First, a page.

Posts Tagged MIT

The importance of diversity to collaboration

When forming a group to tackle a project, most teams follow a simple script.  The core constituents draw up a list of the skills and knowledge they think they’ll need to be successful, and then they start calling acquaintances that have the appropriate attributes.  In many cases, though, the way that people build networks can be self-limiting.

Marshall Van Alstyne, a Professor at Boston University and an expert on information economics, made an observation on this phenomenon while describing to Computer World some of his important research:

…there’s evidence that the diversity of social networks really matters, not just the number of people. People have a tendency to build social networks by talking to people like themselves. That’s fine, but it doesn’t increase information diversity. You need to talk to people who aren’t like you. That’s not always easy, but it will increase the diversity of the information you have access to.

So, while building your social networks you should make a special effort to look for people who are different from you and actively seek to diversify the pool of people with whom you regularly communicate.  By doing this you will increase two important components of a successful networker: betweenness and reach.  Marshall used this diagram to illustrate:

Betweenness And Reach
Constrained vs. Unconstrained Constrained vs. Unconstrained

Illustration courtesy of Marshall Van Alstyne.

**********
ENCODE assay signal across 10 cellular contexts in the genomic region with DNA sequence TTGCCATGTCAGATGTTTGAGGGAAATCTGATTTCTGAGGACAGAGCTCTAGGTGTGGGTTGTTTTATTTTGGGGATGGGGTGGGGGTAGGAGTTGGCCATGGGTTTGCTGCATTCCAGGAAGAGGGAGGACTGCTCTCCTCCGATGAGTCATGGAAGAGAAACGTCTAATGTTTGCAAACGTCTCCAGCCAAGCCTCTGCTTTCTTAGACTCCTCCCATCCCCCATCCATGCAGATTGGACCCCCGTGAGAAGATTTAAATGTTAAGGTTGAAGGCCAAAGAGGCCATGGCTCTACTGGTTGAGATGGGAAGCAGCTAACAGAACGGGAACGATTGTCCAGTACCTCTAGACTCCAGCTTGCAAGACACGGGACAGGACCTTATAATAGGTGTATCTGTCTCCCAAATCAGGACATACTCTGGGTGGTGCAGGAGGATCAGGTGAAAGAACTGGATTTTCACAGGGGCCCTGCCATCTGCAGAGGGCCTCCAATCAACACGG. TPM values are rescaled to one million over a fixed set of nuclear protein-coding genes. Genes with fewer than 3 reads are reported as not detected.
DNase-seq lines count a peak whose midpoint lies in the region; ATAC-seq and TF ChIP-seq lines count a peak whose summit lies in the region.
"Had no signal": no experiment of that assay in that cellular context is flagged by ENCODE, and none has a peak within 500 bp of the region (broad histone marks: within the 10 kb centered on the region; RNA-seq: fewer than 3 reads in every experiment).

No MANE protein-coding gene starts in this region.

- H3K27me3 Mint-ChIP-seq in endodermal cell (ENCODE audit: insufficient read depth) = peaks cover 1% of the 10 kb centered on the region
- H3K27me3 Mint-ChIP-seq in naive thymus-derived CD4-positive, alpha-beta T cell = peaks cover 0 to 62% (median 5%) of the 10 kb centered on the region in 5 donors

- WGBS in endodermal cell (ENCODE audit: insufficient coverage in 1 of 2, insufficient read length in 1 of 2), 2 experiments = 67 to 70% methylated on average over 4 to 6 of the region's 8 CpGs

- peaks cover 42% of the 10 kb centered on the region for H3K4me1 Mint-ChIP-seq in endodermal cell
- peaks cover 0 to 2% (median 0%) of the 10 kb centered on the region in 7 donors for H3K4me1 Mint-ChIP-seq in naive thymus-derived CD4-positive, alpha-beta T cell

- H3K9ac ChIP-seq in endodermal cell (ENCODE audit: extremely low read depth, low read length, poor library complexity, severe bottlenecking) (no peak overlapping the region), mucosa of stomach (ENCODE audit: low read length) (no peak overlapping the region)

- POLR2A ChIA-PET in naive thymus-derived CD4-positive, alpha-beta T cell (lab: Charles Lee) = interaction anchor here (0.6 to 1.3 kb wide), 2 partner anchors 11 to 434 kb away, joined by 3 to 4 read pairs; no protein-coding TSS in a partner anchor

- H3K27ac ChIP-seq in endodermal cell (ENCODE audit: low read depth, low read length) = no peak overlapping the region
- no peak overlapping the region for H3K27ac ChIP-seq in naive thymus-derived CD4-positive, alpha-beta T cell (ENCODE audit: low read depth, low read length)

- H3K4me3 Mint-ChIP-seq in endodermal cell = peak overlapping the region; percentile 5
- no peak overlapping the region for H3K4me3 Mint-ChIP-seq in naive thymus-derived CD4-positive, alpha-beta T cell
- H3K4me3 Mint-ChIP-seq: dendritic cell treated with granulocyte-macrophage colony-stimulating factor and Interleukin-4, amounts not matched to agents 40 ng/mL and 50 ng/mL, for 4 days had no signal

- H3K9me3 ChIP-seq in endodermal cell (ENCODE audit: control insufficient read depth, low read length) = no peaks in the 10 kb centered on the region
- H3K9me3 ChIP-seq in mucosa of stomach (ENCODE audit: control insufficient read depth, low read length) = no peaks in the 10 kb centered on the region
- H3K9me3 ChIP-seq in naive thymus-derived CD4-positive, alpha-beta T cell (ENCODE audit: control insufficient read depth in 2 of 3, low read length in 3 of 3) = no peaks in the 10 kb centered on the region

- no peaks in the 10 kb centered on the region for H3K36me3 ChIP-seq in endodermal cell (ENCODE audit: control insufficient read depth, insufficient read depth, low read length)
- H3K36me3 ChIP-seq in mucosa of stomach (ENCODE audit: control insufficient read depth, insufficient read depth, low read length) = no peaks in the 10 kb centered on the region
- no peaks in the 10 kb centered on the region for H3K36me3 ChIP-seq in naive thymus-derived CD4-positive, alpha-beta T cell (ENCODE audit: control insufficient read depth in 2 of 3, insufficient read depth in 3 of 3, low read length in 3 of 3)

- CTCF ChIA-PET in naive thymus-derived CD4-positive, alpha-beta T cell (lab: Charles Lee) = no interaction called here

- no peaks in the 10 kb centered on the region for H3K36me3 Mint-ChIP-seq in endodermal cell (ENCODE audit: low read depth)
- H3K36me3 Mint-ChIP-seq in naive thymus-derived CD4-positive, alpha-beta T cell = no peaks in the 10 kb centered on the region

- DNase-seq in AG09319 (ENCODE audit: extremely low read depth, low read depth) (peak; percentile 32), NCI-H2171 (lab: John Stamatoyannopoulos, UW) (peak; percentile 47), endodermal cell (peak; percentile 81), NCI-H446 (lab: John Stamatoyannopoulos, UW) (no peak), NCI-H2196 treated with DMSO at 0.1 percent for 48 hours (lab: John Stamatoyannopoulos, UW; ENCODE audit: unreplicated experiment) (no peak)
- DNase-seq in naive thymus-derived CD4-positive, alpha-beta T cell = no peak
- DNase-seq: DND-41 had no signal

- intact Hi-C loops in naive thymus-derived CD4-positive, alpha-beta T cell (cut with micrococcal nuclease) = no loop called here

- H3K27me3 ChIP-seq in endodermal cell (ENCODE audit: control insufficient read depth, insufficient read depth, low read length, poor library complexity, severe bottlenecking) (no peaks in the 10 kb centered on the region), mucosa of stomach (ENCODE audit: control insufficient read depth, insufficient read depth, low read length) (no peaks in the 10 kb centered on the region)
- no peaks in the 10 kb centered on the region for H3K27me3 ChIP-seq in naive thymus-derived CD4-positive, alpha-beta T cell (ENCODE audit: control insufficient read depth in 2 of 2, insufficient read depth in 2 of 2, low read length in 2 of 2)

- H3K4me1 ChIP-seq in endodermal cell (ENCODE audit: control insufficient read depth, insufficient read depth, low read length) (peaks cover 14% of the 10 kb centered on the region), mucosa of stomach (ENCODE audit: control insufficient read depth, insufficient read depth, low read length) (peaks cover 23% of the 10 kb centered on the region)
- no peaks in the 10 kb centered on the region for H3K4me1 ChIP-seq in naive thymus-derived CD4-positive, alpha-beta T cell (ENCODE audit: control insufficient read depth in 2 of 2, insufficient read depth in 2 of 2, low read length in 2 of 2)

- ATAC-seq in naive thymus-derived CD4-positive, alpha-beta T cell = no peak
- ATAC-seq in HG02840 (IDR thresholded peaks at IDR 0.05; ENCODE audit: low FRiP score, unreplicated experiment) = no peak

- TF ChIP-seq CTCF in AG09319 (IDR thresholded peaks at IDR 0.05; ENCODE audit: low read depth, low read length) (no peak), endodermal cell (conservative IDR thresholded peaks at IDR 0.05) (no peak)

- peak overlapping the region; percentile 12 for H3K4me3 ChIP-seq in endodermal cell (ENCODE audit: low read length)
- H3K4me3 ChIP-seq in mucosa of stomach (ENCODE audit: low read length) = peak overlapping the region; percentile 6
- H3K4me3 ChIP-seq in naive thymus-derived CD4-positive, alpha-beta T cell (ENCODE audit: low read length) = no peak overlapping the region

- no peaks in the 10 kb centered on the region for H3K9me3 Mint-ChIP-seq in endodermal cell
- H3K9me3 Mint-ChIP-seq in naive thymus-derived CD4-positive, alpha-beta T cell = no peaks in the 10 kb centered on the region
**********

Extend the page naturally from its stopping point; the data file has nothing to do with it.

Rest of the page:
But having different information is only part of the equation.  A diverse group of individuals will not only possess more diverse data, they will also have different perspectives on the challenge itself, as well as differing cognitive styles that guide the the way they understand and solve abstract problems.  This diversity, leveraged correctly, can increase the collaborative quotient of the group.

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MIT’s sixth sense

In an interesting demonstration at TED 2009 in Long Beach, MIT researcher Pattie Maes demonstrated a neat gadget that expands a person’s view of everyday objects beyond personal sensory perception to include relevant data from other sources on the web.  Built from a few hundred dollars worth of off-the-shelf components, the wearable prototype device responds to the user’s hand gestures to provide enhanced contextual information which is projected onto a nearby surface.  Wired has more details on the demo here, and Fast Company has more info with some pictures of the demo here.

It’s interesting to contemplate the ramifications of instant, organic access to vast amounts of contextual information during everyday personal interactions.  The accumulation and availability of pertinent data is a big part of what enhances successful business interactions, raising their value to both participants far beyond simple transactions.

And the user interface has some fascinating potential as well.

Roger Farnsworth

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